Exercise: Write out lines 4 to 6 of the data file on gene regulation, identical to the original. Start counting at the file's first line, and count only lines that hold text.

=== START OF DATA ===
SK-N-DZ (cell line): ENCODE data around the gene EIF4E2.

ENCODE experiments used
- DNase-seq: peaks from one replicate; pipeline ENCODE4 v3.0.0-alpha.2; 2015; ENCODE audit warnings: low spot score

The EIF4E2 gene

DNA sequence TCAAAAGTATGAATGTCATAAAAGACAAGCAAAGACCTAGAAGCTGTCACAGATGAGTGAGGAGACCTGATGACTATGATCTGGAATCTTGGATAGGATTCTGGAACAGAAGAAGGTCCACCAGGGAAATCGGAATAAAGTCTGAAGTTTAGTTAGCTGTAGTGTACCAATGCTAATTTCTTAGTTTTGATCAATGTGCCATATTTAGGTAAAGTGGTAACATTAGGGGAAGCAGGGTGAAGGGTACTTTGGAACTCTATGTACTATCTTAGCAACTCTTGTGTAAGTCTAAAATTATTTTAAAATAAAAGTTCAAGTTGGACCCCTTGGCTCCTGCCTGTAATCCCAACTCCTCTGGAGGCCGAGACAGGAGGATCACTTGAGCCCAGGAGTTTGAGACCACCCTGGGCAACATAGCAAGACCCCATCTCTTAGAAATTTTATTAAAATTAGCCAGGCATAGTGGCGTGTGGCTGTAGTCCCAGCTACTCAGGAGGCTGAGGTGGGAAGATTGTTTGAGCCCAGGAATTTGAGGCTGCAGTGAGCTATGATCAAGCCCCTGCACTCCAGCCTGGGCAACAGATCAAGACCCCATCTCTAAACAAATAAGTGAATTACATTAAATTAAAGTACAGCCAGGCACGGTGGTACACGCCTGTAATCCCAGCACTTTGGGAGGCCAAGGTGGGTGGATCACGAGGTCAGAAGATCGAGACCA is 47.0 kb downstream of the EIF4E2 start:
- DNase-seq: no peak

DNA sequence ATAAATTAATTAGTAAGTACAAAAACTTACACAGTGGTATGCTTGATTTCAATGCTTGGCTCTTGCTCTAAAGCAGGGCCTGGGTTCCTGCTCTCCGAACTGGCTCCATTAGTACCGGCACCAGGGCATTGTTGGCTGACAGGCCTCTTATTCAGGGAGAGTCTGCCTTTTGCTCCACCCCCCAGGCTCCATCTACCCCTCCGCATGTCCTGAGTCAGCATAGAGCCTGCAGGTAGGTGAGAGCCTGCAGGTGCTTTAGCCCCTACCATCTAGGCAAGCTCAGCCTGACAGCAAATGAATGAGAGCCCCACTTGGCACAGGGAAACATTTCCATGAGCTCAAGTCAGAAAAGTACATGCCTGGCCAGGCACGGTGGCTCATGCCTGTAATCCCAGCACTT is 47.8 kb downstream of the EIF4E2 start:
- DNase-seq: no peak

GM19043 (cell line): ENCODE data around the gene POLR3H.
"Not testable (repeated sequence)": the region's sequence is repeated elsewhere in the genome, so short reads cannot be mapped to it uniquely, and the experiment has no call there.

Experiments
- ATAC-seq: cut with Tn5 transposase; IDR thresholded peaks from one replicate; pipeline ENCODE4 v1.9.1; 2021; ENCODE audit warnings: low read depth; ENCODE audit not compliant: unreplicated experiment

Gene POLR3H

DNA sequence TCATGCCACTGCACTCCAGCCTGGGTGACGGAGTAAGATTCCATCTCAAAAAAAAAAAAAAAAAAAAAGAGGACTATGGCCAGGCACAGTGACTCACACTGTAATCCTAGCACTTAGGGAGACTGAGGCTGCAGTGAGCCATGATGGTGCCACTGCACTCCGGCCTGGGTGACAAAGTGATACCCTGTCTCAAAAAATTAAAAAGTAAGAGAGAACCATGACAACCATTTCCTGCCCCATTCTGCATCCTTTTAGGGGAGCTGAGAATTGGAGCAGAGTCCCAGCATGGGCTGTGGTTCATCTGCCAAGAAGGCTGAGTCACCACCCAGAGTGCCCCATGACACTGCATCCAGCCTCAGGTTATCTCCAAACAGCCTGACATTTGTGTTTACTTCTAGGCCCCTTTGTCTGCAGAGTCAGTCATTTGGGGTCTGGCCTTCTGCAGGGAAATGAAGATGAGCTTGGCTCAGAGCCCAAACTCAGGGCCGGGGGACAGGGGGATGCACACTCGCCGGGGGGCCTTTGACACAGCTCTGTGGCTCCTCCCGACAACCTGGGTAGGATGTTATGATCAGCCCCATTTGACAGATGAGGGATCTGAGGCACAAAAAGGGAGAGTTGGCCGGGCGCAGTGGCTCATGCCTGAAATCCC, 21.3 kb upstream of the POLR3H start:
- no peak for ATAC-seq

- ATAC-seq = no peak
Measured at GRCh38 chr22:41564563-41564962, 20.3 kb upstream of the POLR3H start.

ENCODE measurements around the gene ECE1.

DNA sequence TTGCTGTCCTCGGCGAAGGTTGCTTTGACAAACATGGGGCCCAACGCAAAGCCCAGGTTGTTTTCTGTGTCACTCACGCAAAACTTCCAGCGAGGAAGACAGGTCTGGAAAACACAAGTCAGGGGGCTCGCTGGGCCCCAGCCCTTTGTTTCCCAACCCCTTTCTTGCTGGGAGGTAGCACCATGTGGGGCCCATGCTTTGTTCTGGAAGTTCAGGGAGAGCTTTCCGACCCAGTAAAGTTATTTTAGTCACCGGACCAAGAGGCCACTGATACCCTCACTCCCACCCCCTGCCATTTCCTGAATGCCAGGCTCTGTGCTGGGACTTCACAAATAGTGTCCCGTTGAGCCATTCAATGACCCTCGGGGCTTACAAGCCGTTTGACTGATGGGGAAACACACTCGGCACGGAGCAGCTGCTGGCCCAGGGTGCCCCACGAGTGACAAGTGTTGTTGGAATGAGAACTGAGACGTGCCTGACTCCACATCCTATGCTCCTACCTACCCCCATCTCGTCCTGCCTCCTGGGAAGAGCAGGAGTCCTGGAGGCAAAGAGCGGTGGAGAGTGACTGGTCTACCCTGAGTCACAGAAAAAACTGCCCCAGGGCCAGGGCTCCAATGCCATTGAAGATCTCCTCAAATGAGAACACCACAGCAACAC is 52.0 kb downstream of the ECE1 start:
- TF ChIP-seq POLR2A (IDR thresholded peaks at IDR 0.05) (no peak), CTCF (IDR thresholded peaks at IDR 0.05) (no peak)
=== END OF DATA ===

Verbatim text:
The EIF4E2 gene

DNA sequence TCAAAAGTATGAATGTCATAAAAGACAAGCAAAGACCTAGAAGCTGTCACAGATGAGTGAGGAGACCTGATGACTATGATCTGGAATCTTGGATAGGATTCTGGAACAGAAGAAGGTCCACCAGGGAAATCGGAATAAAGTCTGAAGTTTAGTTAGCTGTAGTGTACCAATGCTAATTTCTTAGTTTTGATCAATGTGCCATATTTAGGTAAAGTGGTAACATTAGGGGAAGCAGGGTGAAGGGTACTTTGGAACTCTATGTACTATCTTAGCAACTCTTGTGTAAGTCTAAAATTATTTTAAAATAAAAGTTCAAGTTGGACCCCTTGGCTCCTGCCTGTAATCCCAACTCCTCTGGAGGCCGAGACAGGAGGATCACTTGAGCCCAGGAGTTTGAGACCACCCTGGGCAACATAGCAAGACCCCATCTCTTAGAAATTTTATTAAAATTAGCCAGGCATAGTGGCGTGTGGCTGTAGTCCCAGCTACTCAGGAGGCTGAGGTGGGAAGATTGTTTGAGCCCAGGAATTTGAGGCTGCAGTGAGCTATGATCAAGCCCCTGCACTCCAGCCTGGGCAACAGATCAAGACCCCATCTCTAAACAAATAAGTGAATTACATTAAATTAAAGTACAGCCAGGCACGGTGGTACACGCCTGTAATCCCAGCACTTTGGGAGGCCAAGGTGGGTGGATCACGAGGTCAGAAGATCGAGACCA is 47.0 kb downstream of the EIF4E2 start:
- DNase-seq: no peak